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Afghan Army

December 8, 1985 | BARRY RENFREW, Associated Press
The teen-age army officer quietly pleaded for his life, unable to stop his hands from shaking as he tried to convince his guerrilla interrogators that he was not a Communist. "If God helps, I will be released. If I am not, I will be killed," said the frightened 18-year-old the guerrillas identified as Lt. Nur Mohammed. He had an army crew cut and a smattering of acne. A guerrilla officer listening to him sneered and said he was lying. The guerrilla maintained that Lt.
January 4, 2011
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February 10, 2013 | By David S. Cloud and Shashank Bengali, Los Angeles Times
WASHINGTON - In an effort to fight the insurgency after U.S. troops leave Afghanistan by the end of next year, officials in Washington and Kabul are planning to dramatically expand a 3-year-old rural police force that has been implicated in human rights abuses and criminal activity. The plan by the U.S. Special Operations Command would extend a financial lifeline from the Pentagon to the Afghan Local Police for at least five more years, providing $1.2 billion to train, arm and pay 45,000 fighters, up from a current force of 19,600, according to senior U.S. officials and planning documents.
December 11, 2012 | By David S. Cloud, Los Angeles Times
WASHINGTON - The Obama administration plans on keeping 6,000 to 9,000 U.S. troops in Afghanistan after 2014, fewer than previously reported, and will confine most of them to fortified garrisons near the capital, leaving Afghan troops largely without American advisors in the field to fight a still-powerful insurgency, U.S. officials said. Although it is not final, contours of the plan have become increasingly clear in the weeks since President Obama's reelection. Officials close to the discussions say the final U.S. presence will be substantially smaller than the 15,000 troops senior commanders have sought to keep after most of the 68,000 remaining American troops leave in the next two years.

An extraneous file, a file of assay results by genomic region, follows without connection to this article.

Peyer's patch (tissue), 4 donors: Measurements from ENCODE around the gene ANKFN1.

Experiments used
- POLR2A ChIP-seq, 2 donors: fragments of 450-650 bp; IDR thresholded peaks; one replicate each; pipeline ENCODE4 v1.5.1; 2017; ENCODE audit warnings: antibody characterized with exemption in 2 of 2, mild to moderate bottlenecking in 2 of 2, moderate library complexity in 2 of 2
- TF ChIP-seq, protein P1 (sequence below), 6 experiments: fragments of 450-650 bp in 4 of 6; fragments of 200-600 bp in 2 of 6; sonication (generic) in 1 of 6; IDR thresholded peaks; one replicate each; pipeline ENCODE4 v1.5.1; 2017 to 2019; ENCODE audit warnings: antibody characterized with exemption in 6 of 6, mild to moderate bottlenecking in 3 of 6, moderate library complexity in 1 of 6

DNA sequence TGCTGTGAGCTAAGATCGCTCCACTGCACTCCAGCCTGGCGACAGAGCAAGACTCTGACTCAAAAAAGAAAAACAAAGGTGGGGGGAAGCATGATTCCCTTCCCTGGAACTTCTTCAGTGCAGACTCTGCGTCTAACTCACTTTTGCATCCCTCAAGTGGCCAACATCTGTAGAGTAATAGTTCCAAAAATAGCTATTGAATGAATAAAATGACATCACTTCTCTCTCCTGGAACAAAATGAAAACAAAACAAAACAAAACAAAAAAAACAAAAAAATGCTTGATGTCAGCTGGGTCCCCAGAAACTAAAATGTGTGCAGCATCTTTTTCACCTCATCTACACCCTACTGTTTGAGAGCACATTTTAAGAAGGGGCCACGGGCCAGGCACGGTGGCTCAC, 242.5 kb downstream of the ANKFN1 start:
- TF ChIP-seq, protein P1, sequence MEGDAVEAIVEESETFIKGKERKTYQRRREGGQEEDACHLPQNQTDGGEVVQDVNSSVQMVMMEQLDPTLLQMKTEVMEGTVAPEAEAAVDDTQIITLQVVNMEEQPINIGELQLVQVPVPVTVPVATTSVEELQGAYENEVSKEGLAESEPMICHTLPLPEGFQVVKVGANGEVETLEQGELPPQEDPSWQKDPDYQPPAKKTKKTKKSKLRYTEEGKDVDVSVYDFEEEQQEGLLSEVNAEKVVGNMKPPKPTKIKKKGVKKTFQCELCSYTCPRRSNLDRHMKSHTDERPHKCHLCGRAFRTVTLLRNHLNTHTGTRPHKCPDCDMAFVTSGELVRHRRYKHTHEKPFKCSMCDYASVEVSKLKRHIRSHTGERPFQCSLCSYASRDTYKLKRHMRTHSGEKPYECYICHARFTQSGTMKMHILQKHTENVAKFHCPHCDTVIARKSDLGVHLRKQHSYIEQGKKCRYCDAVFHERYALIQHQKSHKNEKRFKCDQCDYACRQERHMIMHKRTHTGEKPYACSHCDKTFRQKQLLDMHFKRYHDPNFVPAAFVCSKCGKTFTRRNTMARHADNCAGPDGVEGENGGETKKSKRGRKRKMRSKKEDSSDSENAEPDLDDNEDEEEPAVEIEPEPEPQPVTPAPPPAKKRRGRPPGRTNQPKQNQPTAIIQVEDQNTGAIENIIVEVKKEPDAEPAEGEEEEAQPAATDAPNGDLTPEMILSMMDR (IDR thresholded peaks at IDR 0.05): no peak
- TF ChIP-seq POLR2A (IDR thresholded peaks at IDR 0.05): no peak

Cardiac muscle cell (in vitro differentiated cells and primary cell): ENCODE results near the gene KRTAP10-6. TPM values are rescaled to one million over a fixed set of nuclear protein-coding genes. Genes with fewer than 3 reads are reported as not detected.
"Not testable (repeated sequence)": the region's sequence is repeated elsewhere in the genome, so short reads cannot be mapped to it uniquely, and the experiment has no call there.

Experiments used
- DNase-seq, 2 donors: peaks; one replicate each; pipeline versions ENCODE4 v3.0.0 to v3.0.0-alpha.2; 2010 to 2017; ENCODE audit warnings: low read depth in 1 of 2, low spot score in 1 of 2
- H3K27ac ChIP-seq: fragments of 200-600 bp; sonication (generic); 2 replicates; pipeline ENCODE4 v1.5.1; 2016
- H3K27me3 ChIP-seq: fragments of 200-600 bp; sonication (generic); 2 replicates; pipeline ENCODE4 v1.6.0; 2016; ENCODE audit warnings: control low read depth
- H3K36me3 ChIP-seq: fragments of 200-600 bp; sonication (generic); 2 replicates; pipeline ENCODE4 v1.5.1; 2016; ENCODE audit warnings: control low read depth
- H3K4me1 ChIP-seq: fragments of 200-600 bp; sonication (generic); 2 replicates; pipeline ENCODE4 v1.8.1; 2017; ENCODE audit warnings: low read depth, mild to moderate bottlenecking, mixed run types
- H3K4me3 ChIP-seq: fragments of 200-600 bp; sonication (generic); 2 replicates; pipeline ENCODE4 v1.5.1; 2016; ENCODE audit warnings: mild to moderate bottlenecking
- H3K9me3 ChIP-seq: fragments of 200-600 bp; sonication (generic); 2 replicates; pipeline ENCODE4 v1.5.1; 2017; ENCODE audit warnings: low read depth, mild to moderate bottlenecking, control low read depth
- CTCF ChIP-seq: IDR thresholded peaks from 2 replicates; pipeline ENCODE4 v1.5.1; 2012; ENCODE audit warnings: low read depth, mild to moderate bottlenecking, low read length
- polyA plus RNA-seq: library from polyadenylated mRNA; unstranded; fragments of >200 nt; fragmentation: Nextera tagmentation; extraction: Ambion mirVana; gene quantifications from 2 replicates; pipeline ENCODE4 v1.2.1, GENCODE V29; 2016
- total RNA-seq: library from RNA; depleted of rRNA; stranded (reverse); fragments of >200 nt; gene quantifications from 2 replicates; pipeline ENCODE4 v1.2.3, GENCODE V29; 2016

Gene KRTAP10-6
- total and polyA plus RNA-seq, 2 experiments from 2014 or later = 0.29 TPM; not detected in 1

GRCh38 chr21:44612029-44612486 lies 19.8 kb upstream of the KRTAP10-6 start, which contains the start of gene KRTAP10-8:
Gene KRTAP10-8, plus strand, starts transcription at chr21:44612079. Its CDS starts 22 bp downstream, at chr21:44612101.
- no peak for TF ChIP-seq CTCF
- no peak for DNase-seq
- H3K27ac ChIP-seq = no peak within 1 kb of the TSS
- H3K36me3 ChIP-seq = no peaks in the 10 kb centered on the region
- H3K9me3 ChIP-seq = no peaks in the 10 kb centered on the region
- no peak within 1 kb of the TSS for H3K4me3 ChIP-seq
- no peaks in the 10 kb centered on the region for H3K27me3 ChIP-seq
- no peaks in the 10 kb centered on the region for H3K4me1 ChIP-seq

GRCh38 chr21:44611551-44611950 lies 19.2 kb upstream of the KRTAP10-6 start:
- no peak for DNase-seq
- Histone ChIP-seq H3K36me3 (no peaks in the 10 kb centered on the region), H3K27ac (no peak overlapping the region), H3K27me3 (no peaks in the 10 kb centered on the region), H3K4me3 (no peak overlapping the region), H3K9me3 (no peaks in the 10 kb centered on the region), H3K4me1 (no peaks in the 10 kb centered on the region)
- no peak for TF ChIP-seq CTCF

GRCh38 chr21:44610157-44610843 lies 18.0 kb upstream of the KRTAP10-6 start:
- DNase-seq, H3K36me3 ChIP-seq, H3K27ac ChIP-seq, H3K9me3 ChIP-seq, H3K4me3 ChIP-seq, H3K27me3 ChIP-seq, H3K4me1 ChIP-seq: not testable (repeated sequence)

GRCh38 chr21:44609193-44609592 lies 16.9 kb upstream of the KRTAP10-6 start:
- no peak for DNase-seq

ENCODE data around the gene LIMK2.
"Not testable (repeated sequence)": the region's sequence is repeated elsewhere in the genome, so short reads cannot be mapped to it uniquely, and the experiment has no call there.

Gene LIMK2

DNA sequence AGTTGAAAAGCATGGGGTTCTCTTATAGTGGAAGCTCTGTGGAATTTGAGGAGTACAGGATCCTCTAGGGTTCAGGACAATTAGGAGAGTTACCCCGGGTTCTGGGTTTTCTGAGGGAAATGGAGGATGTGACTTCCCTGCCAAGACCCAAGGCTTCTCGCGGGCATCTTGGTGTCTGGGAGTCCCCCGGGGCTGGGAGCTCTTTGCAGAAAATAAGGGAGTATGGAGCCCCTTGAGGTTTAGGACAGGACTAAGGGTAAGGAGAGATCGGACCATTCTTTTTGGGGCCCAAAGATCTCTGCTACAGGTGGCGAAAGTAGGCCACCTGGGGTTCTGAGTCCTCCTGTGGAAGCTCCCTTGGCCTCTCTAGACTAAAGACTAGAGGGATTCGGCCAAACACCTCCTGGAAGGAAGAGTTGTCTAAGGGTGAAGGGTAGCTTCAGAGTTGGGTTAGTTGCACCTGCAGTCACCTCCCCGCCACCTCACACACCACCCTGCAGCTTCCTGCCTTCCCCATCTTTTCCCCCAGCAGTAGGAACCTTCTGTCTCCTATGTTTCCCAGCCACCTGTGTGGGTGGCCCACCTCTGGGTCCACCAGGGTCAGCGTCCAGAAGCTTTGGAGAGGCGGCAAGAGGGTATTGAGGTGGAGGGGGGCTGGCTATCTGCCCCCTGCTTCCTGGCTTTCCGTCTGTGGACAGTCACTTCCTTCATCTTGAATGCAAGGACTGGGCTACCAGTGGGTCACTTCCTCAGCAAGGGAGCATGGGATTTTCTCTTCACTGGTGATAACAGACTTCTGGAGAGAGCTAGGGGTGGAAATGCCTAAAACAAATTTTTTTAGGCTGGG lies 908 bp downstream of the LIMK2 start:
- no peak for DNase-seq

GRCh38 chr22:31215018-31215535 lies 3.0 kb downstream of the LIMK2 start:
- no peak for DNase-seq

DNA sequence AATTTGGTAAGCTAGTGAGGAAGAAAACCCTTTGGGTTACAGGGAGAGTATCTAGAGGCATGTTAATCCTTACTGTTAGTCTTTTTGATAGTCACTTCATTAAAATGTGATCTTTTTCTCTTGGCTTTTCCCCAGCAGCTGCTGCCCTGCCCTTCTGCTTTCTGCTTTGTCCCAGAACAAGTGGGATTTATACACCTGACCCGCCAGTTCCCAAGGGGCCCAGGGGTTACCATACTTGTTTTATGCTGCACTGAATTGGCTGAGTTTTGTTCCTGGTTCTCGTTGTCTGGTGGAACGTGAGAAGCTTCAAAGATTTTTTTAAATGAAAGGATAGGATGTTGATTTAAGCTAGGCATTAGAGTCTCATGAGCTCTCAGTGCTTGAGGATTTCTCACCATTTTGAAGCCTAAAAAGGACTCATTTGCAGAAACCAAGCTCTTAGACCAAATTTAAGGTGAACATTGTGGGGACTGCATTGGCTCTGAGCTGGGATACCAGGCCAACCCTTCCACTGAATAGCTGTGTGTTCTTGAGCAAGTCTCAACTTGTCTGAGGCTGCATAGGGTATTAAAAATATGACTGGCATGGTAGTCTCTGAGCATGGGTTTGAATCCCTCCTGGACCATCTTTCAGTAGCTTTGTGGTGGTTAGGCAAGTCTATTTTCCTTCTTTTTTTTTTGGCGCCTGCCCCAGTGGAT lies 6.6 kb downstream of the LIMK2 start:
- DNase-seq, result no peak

February 3, 2010 | By Tony Perry
U.S. Marines and the Afghan army plan a major assault on Taliban fighters in Marja, the last main community under the militants' control in what had been a largely lawless area of the Helmand River Valley, a top Marine said Wednesday. "We are going to gain control," Col. George "Slam" Amland told reporters. "We are going to alter the ecosystem considerably." Amland, deputy commander of Marine forces in southern Afghanistan, would not discuss the timing of the assault or how many thousands of troops would be involved.
October 30, 2003 | Paul Watson, Times Staff Writer
Villagers with broken limbs, deep cuts and severe bruises say Afghan militia fighters working as guides for U.S. troops went on a spree of looting, beatings and torture here during a military sweep last week. The militiamen frequently guide the Americans on missions to search for Taliban and Al Qaeda guerrillas, wear U.S. military camouflage fatigues and carry assault rifles. None of about 50 villagers who described the abuses in interviews, or who were questioned at an elders meeting, said U.S.
March 2, 2013 | By Shashank Bengali, Los Angeles Times
KABUL, Afghanistan - Late last year, before leaving Forward Operating Base Tillman for the last time, U.S. troops took apart every inch of the remote outpost near the border with Pakistan, from the dirt-packed barricades to the flat-screen TVs in the intelligence center. Mohibullah Samim, the governor of Paktika province, where the base was located, called it a waste. "I was against dismantling it," Samim said. "It would have been better to hand it over to the Afghan army to keep the border area safe.
May 2, 1988 | MICHAEL WINES and JIM MANN, Times Staff Writers
Rebels battling Afghanistan's Soviet-backed regime lost at least $80 million in American and Saudi Arabian-supplied weapons destined for their forces when saboteurs blew up a major arms dump in Rawalpindi, Pakistan, on April 10, U.S. sources say. The blast, which killed 100 Afghan and Pakistani workers and bystanders, destroyed up to 10% of the cash value of U.S. and Saudi arms sent annually to the rebels, the sources said late last week.
November 7, 2012 | By David S. Cloud, Los Angeles Times
KANDAHAR, Afghanistan - Army Spc. Steve Beaty was on alert for signs of danger, well aware of a surge in attacks on U.S. troops by Afghans wearing police or army uniforms. The guard approaching him in a bulky coat, hands crossed at his waist, looked suspicious. With the Afghan only 15 feet away, Beaty raised his M-4 rifle. It was then that the guard detonated his suicide vest, shooting ball bearings and shrapnel across a landing zone where two dozen American soldiers, CIA operatives, interpreters and Afghan intelligence officials had just arrived on two helicopters.
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